On February 3, 2015, the Dignity for All Campaign released its long-awaited “National Anti-Poverty Plan for Canada.” This represents a big piece of work, conducted over the past five years through a series of six policy summits on key issues related to poverty. The plan was well received by faith groups, community organizations, and individuals across the country.
On the day of the release, the campaign held a breakfast on Parliament Hill, co-hosted by the All-Party Anti- Poverty Caucus. Community partners, reporters, and Members of Parliament and Senators from all major parties attended the event.
“We need to make the right call on poverty,” CPJ’s Executive Director Joe Gunn told the event attendees. “We need a plan. It needs to be a legislated plan that can be monitored and there can be accountability through the House of Commons.”
CPJ and Canada Without Poverty launched Dignity for All: the campaign for a poverty-free Canada in 2009. Since Dignity for All began, the campaign has brought together people of faith, community organizations, and persons with lived experiences of poverty to discuss poverty-related issues and potential solutions. Support has been widespread: over 15,000 individuals, 600 organizations, and 130 Members of Parliament and Senators have all signed on, agreeing that Canada needs a national plan to address poverty.
The plan itself brings together key policies that, if implemented, will make a meaningful difference in the lives of low-income Canadians, achieving greater prosperity and security for all. The recommendations made are not exhaustive but represent community consensus on six particular issue areas: income security, housing and homelessness, health, food security, employment, and early childhood education and care. “The plan is rooted in human rights,” Leilani Farha, Executive Director of Canada Without Poverty explains. “It provides the ‘architecture’ to deal with poverty.”
At the Parliament Hill event, Laurette Glasgow, Special Advisor for Government Relations at the Anglican Church of Canada, drew attention to a faith-based perspective on poverty. “We are accountable, both as individuals and as a society, to respond to those in need with compassion,” she said. “A comprehensive anti-poverty plan is the right thing to do, the smart thing to do – and it needs to be done.”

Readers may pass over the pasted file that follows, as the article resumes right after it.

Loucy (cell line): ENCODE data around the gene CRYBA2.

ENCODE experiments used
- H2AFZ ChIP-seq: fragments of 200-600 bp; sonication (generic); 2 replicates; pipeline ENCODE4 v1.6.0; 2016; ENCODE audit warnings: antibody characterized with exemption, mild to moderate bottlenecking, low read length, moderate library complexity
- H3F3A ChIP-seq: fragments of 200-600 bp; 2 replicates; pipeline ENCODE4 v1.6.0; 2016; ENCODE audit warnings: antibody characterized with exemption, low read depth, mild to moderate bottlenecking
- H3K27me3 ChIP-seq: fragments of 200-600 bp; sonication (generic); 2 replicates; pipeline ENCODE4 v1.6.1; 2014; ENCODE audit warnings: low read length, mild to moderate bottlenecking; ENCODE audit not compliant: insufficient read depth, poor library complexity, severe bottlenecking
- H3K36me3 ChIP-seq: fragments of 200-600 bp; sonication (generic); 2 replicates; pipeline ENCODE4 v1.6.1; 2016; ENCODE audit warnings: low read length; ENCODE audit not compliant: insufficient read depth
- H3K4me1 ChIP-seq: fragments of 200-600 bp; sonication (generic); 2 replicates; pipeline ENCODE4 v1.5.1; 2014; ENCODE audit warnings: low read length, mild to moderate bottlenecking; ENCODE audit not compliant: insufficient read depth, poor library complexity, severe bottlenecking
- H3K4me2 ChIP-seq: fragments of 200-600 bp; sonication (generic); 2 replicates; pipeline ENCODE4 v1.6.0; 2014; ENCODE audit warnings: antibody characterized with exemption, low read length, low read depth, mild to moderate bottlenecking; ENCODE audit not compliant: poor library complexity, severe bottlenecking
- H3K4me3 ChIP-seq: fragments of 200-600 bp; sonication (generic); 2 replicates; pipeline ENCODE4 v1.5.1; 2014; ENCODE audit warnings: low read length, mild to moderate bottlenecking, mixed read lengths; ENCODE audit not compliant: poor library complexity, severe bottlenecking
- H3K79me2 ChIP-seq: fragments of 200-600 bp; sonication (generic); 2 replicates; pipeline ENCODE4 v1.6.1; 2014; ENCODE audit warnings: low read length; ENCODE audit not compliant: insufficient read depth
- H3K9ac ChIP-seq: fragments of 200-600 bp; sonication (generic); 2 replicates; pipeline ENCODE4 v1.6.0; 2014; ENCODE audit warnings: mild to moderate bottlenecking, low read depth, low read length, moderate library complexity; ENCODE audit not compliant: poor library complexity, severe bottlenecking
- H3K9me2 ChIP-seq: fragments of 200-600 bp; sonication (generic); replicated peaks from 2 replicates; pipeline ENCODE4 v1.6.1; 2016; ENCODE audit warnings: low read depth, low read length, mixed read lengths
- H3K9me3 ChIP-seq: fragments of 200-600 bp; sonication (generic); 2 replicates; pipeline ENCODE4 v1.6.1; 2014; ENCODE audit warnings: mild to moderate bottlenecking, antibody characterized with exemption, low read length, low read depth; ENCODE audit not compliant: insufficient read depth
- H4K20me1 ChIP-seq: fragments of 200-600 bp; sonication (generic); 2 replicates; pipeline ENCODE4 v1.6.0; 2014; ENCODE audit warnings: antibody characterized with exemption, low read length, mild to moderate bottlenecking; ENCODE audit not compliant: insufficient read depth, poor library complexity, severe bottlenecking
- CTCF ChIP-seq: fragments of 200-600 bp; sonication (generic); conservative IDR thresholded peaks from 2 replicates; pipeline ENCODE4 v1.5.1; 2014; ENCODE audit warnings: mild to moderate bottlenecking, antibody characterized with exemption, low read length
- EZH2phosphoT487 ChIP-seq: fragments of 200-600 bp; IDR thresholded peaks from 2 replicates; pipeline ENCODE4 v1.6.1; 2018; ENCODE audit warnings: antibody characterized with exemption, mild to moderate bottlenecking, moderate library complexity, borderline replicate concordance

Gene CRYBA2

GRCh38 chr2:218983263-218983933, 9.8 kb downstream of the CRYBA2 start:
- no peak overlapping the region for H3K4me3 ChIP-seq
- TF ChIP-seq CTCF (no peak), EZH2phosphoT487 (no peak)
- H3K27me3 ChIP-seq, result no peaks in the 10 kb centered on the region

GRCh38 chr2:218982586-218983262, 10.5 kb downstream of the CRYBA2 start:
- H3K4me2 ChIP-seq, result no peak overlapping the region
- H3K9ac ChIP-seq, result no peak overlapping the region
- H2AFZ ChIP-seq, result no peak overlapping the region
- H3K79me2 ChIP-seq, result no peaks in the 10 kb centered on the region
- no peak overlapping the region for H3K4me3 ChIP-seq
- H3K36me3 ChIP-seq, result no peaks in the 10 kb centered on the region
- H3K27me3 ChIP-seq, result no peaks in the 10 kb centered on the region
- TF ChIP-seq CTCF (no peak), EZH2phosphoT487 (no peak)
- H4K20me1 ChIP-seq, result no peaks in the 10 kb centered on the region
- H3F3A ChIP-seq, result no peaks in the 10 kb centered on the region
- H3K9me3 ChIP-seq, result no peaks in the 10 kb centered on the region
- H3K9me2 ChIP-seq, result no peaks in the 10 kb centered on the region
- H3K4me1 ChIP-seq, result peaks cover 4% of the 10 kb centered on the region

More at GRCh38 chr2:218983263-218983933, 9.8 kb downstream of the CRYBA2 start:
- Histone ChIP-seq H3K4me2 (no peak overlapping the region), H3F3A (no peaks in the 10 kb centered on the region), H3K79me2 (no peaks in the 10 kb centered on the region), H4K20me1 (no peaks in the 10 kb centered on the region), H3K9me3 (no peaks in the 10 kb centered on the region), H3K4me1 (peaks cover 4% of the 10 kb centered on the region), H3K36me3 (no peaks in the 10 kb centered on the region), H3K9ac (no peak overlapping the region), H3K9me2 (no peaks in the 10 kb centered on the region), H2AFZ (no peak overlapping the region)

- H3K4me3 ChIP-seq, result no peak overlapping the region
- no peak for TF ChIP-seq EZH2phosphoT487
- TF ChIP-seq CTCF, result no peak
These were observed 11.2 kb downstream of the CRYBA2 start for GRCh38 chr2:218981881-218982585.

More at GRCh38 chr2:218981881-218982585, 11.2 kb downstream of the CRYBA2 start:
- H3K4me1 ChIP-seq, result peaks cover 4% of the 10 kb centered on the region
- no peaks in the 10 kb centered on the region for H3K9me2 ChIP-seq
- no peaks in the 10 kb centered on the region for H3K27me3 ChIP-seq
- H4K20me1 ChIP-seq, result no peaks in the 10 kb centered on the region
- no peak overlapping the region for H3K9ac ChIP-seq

Public justice insists that everyone has a role to play in building a Canada free from poverty. But the federal government, with its particular policy-making, legislative, taxation, and redistributive powers, has the responsibility to provide leadership and promote reform in key areas under its jurisdiction. “We know that there are enough resources. It is really about the redistribution of resources,” said event panelist Katie- Sue Derejko from the Assembly of First Nations. “If Canada wants to be seen as a dignified country, then the country needs to act on this plan.”
Canada has achieved a measure of success in reducing rates of poverty among seniors, the result of important investments in seniors’ income security programs. Some provinces are also making headway in reducing the incidence and depth of poverty, notably in Newfoundland and Labrador and Quebec.
Concerted action is needed now on the part of the federal government. It needs to work with others to make meaningful investments in proven strategies to reduce poverty among people in Canada regardless of where they live or the unique circumstances of their lives. “All of our hands need to be on this issue,” said Conservative Senator Don Meredith at the release event.
Indeed, they do. In 2015, a federal election year, every political party platform should include the commitment to develop, and then implement, a national anti-poverty plan.
Read the “National Anti-Poverty Plan for Canada” at cpj.ca/FedPlan.
The Dignity for All Campaign will be traveling across Canada this year to present workshops and trainings on how to engage with the Anti-Poverty Plan.